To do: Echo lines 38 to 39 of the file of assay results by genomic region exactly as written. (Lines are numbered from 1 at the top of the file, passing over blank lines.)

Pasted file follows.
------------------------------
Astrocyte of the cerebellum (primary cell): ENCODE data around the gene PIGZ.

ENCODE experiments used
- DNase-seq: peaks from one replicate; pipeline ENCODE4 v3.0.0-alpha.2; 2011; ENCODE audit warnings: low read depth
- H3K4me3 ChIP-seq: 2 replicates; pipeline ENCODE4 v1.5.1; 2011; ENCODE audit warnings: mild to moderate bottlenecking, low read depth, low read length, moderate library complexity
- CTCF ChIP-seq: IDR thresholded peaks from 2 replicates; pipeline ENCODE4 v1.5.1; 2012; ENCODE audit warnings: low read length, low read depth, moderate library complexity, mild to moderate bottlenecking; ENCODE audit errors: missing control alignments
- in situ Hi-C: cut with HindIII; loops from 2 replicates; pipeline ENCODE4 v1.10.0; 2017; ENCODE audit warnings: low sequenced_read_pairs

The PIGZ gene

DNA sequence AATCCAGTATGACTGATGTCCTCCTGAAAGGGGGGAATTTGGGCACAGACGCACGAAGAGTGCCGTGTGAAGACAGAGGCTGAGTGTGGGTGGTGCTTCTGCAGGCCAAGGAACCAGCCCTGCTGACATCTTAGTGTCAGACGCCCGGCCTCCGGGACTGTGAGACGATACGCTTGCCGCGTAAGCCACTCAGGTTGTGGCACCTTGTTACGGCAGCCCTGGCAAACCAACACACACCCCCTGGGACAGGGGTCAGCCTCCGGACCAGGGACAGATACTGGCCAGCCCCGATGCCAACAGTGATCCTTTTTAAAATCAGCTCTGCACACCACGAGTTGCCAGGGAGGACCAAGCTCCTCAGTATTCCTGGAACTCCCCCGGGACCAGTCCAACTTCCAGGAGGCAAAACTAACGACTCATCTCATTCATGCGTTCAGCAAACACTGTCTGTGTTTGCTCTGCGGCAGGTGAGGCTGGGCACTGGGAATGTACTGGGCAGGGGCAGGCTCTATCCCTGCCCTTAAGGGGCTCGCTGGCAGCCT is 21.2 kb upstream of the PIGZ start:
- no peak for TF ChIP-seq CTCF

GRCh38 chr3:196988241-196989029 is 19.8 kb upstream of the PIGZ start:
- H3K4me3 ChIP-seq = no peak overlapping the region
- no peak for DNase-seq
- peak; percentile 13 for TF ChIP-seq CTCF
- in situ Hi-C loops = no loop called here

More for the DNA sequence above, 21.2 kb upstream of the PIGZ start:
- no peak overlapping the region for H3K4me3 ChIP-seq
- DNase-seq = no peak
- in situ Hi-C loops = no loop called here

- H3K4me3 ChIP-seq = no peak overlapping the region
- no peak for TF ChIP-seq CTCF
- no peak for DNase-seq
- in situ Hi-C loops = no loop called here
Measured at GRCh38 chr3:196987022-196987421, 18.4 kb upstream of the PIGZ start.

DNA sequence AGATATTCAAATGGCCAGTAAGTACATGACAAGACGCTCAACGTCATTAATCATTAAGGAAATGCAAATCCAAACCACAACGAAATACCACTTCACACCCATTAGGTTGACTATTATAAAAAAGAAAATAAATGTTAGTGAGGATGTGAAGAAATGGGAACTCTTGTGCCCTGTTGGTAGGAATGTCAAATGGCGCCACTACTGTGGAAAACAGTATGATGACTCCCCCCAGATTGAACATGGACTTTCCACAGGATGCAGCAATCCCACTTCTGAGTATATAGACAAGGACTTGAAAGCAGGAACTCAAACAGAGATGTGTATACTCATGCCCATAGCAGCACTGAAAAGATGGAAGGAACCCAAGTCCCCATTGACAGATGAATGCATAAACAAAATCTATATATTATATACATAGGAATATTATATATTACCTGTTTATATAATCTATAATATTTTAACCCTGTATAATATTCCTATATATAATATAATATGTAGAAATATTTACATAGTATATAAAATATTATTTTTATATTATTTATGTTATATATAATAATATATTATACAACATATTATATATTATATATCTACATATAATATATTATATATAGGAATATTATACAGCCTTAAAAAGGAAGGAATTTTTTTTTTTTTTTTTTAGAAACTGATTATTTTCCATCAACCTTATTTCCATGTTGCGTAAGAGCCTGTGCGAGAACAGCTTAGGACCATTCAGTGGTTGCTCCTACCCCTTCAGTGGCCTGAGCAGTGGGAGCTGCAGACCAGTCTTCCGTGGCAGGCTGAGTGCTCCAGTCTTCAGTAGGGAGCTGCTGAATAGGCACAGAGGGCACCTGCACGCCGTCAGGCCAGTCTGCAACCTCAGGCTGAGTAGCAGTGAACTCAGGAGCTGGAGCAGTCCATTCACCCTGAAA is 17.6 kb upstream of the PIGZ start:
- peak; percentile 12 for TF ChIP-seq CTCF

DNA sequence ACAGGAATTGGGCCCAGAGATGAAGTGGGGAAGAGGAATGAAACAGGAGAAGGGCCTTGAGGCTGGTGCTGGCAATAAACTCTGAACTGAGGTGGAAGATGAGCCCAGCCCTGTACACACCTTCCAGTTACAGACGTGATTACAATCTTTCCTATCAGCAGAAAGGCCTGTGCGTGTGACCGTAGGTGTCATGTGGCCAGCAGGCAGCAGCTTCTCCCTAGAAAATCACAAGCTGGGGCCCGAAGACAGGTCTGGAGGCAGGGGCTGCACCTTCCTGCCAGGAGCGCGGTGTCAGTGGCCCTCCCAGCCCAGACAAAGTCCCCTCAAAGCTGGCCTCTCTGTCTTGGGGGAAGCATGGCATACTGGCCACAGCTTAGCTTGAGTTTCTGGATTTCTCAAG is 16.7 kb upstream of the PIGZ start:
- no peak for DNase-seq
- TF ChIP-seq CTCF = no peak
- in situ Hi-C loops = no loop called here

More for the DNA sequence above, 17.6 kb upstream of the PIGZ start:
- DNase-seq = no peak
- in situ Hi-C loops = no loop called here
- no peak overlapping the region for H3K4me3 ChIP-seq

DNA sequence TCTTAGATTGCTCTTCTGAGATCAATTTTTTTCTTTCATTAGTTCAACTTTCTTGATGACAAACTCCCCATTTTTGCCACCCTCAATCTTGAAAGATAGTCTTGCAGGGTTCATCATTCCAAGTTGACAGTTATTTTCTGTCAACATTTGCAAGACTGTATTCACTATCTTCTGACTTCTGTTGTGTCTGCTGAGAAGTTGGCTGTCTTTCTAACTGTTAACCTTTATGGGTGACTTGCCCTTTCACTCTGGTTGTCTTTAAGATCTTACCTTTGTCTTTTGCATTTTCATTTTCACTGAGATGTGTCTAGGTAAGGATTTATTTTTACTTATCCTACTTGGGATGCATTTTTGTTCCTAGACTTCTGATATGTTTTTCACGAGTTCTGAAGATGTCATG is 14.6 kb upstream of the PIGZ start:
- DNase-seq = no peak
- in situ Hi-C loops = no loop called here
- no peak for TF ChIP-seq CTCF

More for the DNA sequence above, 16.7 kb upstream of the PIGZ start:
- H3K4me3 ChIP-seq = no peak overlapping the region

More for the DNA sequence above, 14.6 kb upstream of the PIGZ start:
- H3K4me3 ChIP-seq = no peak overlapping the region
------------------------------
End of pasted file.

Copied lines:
More for the DNA sequence above, 16.7 kb upstream of the PIGZ start:
- H3K4me3 ChIP-seq = no peak overlapping the region